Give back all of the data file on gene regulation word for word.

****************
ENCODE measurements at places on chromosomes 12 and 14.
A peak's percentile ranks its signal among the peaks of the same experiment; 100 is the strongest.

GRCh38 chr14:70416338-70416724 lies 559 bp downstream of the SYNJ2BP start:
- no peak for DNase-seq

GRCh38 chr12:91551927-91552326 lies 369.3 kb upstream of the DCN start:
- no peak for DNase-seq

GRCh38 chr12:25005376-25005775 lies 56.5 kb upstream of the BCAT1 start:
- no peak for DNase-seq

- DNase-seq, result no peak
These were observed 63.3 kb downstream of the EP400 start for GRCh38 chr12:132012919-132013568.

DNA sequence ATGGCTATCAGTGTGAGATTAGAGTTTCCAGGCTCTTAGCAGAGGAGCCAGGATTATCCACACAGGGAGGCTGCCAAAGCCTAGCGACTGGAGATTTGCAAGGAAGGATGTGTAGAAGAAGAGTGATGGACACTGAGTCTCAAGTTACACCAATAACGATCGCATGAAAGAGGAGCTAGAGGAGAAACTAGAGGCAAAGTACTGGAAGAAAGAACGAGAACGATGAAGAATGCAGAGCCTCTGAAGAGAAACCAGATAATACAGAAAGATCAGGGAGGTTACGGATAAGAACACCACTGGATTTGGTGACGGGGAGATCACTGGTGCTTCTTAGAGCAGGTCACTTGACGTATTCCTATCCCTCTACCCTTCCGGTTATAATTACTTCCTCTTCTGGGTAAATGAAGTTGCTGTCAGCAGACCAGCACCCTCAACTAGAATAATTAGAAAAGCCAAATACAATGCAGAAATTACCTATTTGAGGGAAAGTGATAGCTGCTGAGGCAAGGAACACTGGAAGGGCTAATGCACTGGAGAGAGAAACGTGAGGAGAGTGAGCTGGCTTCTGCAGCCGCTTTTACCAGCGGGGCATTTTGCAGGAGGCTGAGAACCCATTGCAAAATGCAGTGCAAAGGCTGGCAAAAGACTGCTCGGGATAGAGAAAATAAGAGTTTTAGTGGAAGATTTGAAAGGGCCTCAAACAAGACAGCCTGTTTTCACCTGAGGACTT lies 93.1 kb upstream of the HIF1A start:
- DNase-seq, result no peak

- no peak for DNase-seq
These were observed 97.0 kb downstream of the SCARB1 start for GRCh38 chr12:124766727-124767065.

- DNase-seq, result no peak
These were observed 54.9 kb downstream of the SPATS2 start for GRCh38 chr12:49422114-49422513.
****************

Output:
ENCODE measurements at places on chromosomes 12 and 14.
A peak's percentile ranks its signal among the peaks of the same experiment; 100 is the strongest.

GRCh38 chr14:70416338-70416724 lies 559 bp downstream of the SYNJ2BP start:
- no peak for DNase-seq

GRCh38 chr12:91551927-91552326 lies 369.3 kb upstream of the DCN start:
- no peak for DNase-seq

GRCh38 chr12:25005376-25005775 lies 56.5 kb upstream of the BCAT1 start:
- no peak for DNase-seq

- DNase-seq, result no peak
These were observed 63.3 kb downstream of the EP400 start for GRCh38 chr12:132012919-132013568.

DNA sequence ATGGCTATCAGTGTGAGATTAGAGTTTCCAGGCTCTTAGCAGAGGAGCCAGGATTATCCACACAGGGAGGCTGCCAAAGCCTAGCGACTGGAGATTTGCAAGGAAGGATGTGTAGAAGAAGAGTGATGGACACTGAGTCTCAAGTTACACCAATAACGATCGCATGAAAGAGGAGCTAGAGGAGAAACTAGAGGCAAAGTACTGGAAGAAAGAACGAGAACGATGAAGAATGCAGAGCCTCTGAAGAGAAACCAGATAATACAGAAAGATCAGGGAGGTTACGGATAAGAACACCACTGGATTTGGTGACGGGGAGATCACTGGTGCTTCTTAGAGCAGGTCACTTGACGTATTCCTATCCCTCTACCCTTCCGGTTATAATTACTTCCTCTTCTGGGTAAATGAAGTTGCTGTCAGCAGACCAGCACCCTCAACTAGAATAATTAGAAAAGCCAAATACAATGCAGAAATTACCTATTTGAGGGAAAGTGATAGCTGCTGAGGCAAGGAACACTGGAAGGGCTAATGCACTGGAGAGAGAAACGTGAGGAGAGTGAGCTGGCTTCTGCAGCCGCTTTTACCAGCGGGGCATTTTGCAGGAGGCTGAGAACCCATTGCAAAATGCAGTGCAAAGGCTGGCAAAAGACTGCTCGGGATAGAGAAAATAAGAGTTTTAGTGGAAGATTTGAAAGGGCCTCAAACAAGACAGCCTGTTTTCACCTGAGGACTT lies 93.1 kb upstream of the HIF1A start:
- DNase-seq, result no peak

- no peak for DNase-seq
These were observed 97.0 kb downstream of the SCARB1 start for GRCh38 chr12:124766727-124767065.

- DNase-seq, result no peak
These were observed 54.9 kb downstream of the SPATS2 start for GRCh38 chr12:49422114-49422513.